How is high blood pressure diagnosed? - The diagnosis of high blood pressure is made on the basis of many blood pressure readings. It is diagnosed if several readings show a systolic blood pressure greater than 140 or a diastolic blood pressure greater than 90.
What is isolated systolic hypertension? - Isolated systolic hypertension (ISH) is defined as elevated systolic blood pressure in conjunction with normal diastolic blood pressure (<90 mm Hg).
Why and how isolated systolic hypertension (ISH ) develops? - Factors that may play a role in the high prevalence of ISH seen in Western societies include increased body fat, sedentary lifestyle, and increased sodium intake.
What is white coat hypertension? - White coat hypertension should be considered when blood pressure readings are significantly elevated in the absence of target-organ damage.
What is borderline hypertension? - Borderline hypertension is a blood pressure level which is in the 'gray zone' between normal and high (for example, someone with an average pressure of about 140/90 mmHg).
What is malignant hypertension (arteriolar nephrosclerosis)? - Malignant hypertension is an acute emergency requiring immediate treatment in hospital.
What is labile hypertension? - 'Labile' means variable, and just about everyone with hypertension has 'lablie hypertension.'
What is pulmonary hypertension? - Pulmonary hypertension is high blood pressure in the pulmonary circulation (the arteries which go to the lungs). The blood pressure in the arms and the rest of the body is normal or low.
What is renovascular hypertension? - Renovascular hypertension is a secondary form of high blood pressure caused by a narrowing of the renal artery.
What're the risk factors for high blood pressure? - Controllable factors contribute to high blood pressure include sodium (salt) sensitivity, obesity and overweight, heavy alcohol consumption, use of oral contraceptives and some other medications, and sedentary or inactive lifestyle.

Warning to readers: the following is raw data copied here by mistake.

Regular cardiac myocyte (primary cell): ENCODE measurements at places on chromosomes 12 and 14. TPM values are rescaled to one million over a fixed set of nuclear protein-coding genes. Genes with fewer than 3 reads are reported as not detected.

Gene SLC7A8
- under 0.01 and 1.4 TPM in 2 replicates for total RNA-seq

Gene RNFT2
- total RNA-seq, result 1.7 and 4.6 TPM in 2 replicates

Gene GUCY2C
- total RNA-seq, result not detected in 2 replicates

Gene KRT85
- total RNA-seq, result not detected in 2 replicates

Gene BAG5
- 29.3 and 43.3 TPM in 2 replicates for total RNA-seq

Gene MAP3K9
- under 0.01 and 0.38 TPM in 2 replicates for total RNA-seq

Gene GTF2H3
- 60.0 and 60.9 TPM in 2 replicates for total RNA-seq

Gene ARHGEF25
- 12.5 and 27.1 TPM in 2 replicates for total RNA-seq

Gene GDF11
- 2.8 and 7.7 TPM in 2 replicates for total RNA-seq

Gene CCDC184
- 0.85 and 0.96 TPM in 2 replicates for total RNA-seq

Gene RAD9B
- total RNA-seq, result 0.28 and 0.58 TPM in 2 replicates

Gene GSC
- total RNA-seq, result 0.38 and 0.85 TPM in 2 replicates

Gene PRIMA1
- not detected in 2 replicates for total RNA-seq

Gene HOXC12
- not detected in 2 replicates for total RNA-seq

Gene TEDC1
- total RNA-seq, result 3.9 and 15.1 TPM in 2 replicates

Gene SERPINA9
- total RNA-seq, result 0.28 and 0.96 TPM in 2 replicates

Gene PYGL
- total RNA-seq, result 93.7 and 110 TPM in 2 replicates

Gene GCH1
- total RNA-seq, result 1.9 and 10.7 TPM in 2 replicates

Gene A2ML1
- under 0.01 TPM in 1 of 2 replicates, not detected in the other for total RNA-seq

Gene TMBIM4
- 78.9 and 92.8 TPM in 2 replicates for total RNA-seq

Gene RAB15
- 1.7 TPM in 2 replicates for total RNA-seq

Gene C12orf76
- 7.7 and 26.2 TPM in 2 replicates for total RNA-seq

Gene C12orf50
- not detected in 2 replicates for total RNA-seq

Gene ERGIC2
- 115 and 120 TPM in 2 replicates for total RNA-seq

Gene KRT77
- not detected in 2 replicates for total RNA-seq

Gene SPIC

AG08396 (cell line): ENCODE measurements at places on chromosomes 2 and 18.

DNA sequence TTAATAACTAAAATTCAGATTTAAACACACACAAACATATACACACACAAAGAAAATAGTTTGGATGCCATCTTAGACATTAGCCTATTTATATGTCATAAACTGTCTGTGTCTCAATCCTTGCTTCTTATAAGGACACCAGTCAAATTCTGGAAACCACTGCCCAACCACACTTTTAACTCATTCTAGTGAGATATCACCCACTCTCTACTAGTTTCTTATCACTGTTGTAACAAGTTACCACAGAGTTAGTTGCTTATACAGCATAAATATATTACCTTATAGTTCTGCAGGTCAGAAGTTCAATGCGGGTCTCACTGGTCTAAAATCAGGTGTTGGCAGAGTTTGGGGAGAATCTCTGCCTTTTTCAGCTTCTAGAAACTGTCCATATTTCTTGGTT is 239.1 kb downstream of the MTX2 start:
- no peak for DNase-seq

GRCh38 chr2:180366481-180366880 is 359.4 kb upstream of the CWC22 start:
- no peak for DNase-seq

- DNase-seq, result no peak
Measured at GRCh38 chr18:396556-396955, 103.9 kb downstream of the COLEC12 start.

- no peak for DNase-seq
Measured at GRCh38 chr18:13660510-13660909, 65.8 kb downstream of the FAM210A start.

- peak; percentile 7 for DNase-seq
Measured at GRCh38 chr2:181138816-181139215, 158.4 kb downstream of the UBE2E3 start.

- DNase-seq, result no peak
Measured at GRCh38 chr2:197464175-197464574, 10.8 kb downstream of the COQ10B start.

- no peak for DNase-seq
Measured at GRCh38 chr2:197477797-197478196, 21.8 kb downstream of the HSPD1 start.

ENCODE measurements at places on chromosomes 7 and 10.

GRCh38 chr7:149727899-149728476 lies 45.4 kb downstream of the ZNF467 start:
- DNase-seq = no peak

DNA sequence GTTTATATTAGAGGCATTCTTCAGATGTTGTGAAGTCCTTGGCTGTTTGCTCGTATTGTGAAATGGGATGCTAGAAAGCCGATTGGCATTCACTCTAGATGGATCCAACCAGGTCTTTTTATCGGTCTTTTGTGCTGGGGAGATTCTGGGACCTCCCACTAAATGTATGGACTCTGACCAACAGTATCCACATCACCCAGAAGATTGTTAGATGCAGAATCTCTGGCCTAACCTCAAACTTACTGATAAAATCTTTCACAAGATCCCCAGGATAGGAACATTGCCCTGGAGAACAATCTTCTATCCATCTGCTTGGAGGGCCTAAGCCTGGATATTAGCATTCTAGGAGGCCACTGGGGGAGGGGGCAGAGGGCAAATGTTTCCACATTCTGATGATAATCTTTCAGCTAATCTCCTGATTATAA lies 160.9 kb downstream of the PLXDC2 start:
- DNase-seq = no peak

What're the complications of high blood pressure? - Blood vessels can narrow due to high blood pressure and the accumulation of cholesterol. Blockage of arteries in the brain can lead to stroke. Blockage of blood vessels in the kidneys can lead to kidney failure.
How does body weight affect hypertension? - Studies have shown that body weight, changes in body weight over time, and skinfold thickness are related to changes in blood pressure levels.
What're the treatment options for high blood pressure? - The goal of treatment is to reduce blood pressure to a level where there is decreased risk of complications. Treatment may occur at home with close supervision by the health care provider, or may occur in the hospital.
What medications are available for high blood pressure? - Medications may include diuretics, beta-blockers, calcium channel blockers, angiotensin-converting enzyme (ACE) inhibitors, angiotensin receptor blockers (ARBs), or alpha blockers.
Which lifestyle modifications are beneficial in treating hypertension? - Lifestyle modifications refer to certain specific recommendations for changes in diet and exercise.
What is a good high blood pressure diet? - A good high blood pressure diet is not only rich in important nutrients and fiber but also includes foods that contain far more electrolytes, potassium, calcium, and magnesium, than are found in the average American diet.